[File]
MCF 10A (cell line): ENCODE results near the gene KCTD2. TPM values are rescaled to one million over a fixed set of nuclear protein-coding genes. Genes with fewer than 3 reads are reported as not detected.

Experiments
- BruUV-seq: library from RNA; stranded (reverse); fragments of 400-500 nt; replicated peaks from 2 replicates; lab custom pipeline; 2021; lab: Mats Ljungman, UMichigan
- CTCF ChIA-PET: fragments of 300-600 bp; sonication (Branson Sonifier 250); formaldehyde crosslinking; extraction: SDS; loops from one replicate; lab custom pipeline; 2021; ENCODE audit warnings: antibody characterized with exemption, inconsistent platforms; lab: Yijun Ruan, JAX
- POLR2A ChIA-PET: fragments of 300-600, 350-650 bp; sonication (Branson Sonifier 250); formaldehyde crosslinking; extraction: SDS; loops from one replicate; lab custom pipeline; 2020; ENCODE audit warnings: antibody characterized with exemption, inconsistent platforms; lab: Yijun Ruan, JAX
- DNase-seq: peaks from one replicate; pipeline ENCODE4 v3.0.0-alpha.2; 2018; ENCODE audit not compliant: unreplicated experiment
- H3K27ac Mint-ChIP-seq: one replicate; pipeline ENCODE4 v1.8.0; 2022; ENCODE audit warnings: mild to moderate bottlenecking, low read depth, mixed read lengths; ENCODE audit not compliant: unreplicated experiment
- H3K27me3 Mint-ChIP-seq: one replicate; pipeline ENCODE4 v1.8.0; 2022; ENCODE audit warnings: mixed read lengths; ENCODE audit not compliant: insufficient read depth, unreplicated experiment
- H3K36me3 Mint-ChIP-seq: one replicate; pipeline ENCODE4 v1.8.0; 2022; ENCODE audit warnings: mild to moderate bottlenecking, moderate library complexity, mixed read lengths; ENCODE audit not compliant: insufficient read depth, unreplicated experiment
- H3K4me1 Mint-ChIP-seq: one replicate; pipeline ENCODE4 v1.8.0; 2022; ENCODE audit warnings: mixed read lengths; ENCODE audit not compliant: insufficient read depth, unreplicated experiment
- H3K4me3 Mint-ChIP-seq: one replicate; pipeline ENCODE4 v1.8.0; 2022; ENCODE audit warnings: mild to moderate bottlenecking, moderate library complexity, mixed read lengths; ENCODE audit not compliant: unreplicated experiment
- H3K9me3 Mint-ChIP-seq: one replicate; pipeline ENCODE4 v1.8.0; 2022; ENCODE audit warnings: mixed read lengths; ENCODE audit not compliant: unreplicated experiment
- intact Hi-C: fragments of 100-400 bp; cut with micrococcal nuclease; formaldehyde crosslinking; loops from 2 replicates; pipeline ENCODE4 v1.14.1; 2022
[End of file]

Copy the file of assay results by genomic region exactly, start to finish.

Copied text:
MCF 10A (cell line): ENCODE results near the gene KCTD2. TPM values are rescaled to one million over a fixed set of nuclear protein-coding genes. Genes with fewer than 3 reads are reported as not detected.

Experiments
- BruUV-seq: library from RNA; stranded (reverse); fragments of 400-500 nt; replicated peaks from 2 replicates; lab custom pipeline; 2021; lab: Mats Ljungman, UMichigan
- CTCF ChIA-PET: fragments of 300-600 bp; sonication (Branson Sonifier 250); formaldehyde crosslinking; extraction: SDS; loops from one replicate; lab custom pipeline; 2021; ENCODE audit warnings: antibody characterized with exemption, inconsistent platforms; lab: Yijun Ruan, JAX
- POLR2A ChIA-PET: fragments of 300-600, 350-650 bp; sonication (Branson Sonifier 250); formaldehyde crosslinking; extraction: SDS; loops from one replicate; lab custom pipeline; 2020; ENCODE audit warnings: antibody characterized with exemption, inconsistent platforms; lab: Yijun Ruan, JAX
- DNase-seq: peaks from one replicate; pipeline ENCODE4 v3.0.0-alpha.2; 2018; ENCODE audit not compliant: unreplicated experiment
- H3K27ac Mint-ChIP-seq: one replicate; pipeline ENCODE4 v1.8.0; 2022; ENCODE audit warnings: mild to moderate bottlenecking, low read depth, mixed read lengths; ENCODE audit not compliant: unreplicated experiment
- H3K27me3 Mint-ChIP-seq: one replicate; pipeline ENCODE4 v1.8.0; 2022; ENCODE audit warnings: mixed read lengths; ENCODE audit not compliant: insufficient read depth, unreplicated experiment
- H3K36me3 Mint-ChIP-seq: one replicate; pipeline ENCODE4 v1.8.0; 2022; ENCODE audit warnings: mild to moderate bottlenecking, moderate library complexity, mixed read lengths; ENCODE audit not compliant: insufficient read depth, unreplicated experiment
- H3K4me1 Mint-ChIP-seq: one replicate; pipeline ENCODE4 v1.8.0; 2022; ENCODE audit warnings: mixed read lengths; ENCODE audit not compliant: insufficient read depth, unreplicated experiment
- H3K4me3 Mint-ChIP-seq: one replicate; pipeline ENCODE4 v1.8.0; 2022; ENCODE audit warnings: mild to moderate bottlenecking, moderate library complexity, mixed read lengths; ENCODE audit not compliant: unreplicated experiment
- H3K9me3 Mint-ChIP-seq: one replicate; pipeline ENCODE4 v1.8.0; 2022; ENCODE audit warnings: mixed read lengths; ENCODE audit not compliant: unreplicated experiment
- intact Hi-C: fragments of 100-400 bp; cut with micrococcal nuclease; formaldehyde crosslinking; loops from 2 replicates; pipeline ENCODE4 v1.14.1; 2022